Reading the article though, a couple of issues came to mind. The first is related to “doing science” (research methods students should pay attention these concerns). The interpretation the authors provide relies on the methodology (continuous flash suppression) achieving the proposed disruption of conscious processing. I am not a vision scientist, so I don’t have the expertise to make any meaningful critique of the methodology, and I recognize that there is a growing literature (although currently limited) that addresses the use of this methodology. Still, before I fully accept these findings, I need to do some reading about CFS and how its effectiveness at knocking out conscious processing. Also, the authors have made their stimuli available on-line so the stimuli used in the study (the congruous and incongruous images) can be evaluated, and possibly used, by other researchers. This kind of sharing and openness is essential to the scientific process. It specifically allows others to evaluate whether the only difference between the two types of images is the relations that exist between the objects and background in the image. If other differences exist – something as simple as luminance or amount of detail – that could relate to the differences seen in responses, critically changing the interpretation that can be made of the results. The second issue is more related to the “keeps me awake at night” aspect of the study. One could look at this kind of research and say, “So what?”. Or, one could look at it and wonder at what it tells us about our mind. Or, one could consider what it means about how we operate in the world. Our behaviors. The supposed focus of psychology. This is much trickier, but an earlier study pops to mind. Three years ago, Voh and Schooler (2008) published a study illustrating how exposing participants to ideas that challenged the notion of free-will resulted in an increase in “immoral” behaviors (cheating on a test and taking money that was not earned). You can also check out this link to an article by a social psychologist that gives the research and its implications a more thorough treatment. Anyhow, as unconscious processing takes on more and more of what we have considered to be the realm of conscious, willful processing, we have to sync these ideas with what we think about free-will, personal responsibility, such and so forth… Fascinating. I’ll be up tonight thinking about it.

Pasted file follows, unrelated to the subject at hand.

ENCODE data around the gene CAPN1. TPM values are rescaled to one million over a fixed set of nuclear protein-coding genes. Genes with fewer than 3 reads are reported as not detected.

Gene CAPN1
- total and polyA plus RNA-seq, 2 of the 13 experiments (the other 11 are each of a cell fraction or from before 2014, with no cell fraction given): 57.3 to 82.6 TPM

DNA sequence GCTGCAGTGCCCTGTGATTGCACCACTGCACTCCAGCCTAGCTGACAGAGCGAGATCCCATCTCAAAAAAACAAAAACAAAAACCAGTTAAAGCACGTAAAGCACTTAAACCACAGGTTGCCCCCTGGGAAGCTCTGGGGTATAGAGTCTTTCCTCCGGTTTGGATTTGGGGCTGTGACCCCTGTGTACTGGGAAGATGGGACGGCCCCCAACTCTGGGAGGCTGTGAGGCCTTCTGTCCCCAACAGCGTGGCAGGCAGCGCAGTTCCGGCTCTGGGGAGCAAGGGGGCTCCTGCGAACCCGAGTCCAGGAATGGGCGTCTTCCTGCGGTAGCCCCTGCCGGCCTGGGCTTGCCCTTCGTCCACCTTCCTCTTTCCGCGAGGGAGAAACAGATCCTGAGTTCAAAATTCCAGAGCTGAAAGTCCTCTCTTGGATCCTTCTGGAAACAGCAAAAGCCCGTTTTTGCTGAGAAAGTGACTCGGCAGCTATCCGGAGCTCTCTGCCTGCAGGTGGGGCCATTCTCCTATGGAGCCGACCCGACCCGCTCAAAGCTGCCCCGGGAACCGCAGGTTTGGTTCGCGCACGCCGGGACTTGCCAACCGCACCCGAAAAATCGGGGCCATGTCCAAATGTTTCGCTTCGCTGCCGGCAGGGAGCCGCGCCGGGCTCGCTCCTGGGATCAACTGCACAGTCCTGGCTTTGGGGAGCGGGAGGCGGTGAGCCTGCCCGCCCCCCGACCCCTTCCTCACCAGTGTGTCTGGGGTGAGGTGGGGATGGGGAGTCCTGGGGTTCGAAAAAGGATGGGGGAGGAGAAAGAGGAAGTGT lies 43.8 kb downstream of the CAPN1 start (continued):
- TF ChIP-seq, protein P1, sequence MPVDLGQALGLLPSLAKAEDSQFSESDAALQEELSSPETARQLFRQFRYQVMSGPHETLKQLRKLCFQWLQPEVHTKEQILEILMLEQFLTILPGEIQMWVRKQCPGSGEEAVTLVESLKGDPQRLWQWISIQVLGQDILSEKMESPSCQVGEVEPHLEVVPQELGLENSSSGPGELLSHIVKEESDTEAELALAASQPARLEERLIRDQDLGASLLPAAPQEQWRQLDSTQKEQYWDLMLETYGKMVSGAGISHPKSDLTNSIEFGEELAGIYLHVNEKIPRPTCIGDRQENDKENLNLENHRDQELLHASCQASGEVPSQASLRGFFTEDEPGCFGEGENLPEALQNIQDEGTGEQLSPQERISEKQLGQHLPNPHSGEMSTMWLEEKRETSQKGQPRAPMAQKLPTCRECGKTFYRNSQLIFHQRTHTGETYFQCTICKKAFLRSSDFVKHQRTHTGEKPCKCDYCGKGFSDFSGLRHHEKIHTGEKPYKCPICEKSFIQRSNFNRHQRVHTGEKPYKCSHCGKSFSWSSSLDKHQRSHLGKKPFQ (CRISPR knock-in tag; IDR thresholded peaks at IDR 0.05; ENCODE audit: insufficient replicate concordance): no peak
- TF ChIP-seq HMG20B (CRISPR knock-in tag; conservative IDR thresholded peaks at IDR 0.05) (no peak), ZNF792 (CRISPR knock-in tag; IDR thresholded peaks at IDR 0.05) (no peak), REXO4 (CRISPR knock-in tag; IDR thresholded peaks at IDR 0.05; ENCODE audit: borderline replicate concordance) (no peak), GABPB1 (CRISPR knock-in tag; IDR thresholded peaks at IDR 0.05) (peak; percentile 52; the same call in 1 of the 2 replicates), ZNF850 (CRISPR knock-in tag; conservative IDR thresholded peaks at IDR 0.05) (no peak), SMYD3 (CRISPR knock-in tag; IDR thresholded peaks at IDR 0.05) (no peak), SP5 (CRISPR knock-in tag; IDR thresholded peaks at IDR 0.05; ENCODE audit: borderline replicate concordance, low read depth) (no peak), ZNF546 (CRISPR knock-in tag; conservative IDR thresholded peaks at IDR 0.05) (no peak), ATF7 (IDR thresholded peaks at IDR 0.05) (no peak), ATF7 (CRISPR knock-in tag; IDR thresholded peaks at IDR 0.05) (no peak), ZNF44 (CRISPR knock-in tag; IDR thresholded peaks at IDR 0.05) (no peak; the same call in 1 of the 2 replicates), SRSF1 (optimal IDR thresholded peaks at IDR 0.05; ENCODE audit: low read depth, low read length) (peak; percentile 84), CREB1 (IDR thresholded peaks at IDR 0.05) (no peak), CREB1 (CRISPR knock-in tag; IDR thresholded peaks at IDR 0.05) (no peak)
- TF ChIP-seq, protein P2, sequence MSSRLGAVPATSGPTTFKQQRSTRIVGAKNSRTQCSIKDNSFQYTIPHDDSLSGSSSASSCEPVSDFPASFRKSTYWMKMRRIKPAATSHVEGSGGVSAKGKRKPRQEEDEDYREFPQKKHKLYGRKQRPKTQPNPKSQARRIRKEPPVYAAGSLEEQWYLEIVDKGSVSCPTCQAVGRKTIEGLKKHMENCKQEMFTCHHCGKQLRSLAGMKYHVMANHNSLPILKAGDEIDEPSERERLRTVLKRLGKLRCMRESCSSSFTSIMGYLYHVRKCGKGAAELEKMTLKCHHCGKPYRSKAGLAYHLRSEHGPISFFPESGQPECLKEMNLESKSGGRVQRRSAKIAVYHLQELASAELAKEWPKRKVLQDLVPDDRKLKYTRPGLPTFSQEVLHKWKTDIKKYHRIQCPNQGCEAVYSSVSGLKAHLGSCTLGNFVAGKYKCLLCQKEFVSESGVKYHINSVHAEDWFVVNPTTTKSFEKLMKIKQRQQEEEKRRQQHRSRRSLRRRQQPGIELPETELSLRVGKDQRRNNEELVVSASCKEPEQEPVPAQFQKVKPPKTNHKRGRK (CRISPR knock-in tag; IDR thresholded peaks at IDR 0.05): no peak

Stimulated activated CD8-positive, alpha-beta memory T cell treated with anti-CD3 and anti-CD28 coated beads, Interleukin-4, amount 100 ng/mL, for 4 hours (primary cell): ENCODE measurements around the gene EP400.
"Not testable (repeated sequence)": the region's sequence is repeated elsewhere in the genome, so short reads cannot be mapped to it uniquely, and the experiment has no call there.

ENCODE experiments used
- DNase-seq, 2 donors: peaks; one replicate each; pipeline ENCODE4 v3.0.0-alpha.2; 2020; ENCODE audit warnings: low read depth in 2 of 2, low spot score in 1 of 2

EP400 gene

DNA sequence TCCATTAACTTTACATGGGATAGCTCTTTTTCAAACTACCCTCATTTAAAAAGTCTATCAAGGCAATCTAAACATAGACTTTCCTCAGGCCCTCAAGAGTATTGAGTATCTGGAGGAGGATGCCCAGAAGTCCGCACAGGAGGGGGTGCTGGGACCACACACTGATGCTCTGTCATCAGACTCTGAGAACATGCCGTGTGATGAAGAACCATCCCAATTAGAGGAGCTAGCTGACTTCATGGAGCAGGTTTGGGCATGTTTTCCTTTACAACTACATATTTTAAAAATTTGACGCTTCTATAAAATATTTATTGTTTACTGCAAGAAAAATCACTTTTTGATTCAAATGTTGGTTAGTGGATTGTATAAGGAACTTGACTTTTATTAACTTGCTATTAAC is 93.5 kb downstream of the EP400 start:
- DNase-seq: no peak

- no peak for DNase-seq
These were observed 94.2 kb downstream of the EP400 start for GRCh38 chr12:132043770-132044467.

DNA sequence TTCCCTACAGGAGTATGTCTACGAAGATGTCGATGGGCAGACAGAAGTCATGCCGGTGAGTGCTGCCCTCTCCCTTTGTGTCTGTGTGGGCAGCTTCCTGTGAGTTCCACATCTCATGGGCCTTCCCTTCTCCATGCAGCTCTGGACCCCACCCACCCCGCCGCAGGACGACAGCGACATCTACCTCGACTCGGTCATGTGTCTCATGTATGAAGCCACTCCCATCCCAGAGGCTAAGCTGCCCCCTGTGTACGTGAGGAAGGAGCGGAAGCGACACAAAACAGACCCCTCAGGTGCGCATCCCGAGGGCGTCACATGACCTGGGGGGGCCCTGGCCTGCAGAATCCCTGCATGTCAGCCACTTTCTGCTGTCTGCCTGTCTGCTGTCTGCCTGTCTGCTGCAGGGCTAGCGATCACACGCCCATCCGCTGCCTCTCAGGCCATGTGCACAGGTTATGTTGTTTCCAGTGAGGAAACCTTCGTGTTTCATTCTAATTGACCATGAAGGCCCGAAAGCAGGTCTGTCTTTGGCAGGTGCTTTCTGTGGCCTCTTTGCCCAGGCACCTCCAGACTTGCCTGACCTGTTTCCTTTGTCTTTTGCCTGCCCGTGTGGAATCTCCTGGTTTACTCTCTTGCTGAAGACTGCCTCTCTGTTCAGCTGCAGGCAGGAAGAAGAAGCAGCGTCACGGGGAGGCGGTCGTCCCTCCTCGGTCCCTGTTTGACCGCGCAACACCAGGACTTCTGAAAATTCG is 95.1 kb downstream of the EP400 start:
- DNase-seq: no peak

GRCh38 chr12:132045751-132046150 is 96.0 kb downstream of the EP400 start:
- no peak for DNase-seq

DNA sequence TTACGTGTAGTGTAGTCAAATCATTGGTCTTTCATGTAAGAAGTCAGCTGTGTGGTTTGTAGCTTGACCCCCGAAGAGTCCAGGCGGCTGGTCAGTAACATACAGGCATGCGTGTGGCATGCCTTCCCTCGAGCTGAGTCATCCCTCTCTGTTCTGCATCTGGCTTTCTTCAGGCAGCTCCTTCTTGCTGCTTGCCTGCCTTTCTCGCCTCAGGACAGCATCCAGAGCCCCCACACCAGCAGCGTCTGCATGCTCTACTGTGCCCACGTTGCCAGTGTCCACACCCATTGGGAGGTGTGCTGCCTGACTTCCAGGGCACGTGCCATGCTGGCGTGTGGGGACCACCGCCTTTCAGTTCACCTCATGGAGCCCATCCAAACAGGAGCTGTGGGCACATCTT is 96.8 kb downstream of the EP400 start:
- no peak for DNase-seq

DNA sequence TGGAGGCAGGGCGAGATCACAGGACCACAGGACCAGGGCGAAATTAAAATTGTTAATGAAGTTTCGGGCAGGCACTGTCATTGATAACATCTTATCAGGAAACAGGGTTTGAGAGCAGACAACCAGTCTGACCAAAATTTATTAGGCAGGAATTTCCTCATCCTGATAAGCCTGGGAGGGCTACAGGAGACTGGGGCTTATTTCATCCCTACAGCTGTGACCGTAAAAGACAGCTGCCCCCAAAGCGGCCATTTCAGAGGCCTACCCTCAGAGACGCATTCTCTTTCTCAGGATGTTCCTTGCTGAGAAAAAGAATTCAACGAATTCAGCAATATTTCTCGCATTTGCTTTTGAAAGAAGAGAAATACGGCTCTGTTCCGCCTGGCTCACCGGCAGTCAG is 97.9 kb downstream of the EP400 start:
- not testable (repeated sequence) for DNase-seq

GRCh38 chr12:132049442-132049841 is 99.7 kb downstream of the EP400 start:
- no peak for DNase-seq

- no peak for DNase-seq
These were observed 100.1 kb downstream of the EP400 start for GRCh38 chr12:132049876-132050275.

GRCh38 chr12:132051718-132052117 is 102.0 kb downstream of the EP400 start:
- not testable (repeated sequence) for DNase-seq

getting all meta…

April 19, 2011

I haven’t been posting much to this site as I have been on leave this semester. I had to share this article though – hopefully some future students will browse back through this collection and take a moment to read this… Even if you aren’t a student of psychology, it is worth a read.

“Come on, I thought I knew that!”